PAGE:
June 18, 2012 • 4:48 pm

Ahead of this summer’s Olympic games, London Mayor Boris Johnson has been causing a stir with some high-profile appearances in New York.

One date in his media diary was with a journalist on the New York Magazine, which made waves on this side of the Atlantic after Mr Johnson confided that “I want to assume supreme power in England” (tongue possibly in cheek).

While it didn’t generate as many headlines, the interview was also notable for another claim made by the London Mayor, this time on the subject of obesity. According to Mr Johnson:

“Obesity is a new problem. It’s a problem of affluence and acrasia, moral weakness. You know, it’s associated with debt—there’s a strong connection between the fattest societies and the most indebted societies… I’m not sure if that’s totally true, actually, but there’s an argument in there somewhere.”

So is Mr Johnson right to think twice about drawing this link between the indebtedness of a society and the proportion of the population that is overweight?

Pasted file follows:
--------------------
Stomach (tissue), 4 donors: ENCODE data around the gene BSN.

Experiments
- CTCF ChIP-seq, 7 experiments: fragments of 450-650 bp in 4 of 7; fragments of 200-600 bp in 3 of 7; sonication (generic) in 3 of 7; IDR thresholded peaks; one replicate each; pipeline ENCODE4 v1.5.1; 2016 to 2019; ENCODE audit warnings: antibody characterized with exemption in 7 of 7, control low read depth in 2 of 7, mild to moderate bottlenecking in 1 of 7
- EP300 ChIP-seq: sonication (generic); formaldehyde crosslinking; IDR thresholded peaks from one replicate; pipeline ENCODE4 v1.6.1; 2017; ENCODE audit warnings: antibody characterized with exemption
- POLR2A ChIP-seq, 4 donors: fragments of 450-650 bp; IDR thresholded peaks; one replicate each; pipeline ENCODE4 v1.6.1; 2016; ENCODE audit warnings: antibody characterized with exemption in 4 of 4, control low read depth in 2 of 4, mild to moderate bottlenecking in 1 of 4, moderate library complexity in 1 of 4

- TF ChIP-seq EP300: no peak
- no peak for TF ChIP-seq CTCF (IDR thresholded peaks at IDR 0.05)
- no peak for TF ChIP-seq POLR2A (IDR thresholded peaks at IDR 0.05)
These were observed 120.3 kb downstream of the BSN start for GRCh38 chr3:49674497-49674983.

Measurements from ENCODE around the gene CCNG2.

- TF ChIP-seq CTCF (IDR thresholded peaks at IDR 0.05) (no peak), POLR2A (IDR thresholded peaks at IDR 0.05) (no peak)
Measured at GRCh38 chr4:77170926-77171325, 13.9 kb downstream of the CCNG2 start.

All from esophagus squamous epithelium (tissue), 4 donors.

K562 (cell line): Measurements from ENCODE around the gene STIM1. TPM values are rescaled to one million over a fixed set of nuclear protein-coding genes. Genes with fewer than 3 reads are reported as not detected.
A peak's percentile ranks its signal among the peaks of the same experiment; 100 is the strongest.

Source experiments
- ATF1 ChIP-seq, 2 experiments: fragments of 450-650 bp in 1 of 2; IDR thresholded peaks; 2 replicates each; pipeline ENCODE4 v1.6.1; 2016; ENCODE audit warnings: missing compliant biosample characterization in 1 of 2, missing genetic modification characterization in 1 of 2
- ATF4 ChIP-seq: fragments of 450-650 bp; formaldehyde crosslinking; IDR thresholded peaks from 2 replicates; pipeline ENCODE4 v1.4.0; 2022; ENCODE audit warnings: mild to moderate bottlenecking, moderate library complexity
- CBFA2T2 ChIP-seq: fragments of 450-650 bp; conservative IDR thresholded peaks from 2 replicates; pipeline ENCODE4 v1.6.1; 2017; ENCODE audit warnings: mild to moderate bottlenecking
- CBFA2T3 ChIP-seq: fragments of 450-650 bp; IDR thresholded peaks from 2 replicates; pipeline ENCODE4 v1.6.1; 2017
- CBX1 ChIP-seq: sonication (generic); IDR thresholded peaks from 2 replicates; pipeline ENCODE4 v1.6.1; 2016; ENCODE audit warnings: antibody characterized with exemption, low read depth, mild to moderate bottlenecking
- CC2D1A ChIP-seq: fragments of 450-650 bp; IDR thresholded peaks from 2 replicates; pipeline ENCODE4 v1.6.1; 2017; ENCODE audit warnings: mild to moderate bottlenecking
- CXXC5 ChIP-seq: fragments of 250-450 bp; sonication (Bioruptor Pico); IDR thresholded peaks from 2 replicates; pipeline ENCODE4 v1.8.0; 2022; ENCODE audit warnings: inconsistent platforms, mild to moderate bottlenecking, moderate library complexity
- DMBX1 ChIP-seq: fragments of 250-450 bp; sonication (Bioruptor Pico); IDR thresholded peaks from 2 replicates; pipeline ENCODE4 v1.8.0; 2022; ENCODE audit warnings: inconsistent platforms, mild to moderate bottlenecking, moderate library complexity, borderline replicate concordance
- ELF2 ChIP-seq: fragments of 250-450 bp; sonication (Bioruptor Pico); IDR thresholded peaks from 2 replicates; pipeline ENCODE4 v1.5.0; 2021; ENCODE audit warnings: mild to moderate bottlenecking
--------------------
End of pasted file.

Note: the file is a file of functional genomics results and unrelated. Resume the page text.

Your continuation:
The question is a hard one to answer, and can be looked at through a number of different prisms.

The OECD does hold some data on both household debt levels (measured as a proportion of disposable income) and the proportion of the population that is overweight.

Unfortunately, household debt data are only available for the G7 nations, which makes any look at the correlation between debt and obesity difficult to sustain:

While what limited figures there are might suggest a loose association between these two factors, more data from a greater number of countries is needed before we can draw any firm conclusions. With such a limited sample it is also difficult to analyse the impact of any other societal factors that might be in play here.

A lot of work has been done on a possible link between wealth more generally and obesity, but as it stands Boris Johnson’s association with levels of personal debt is harder to pin down.

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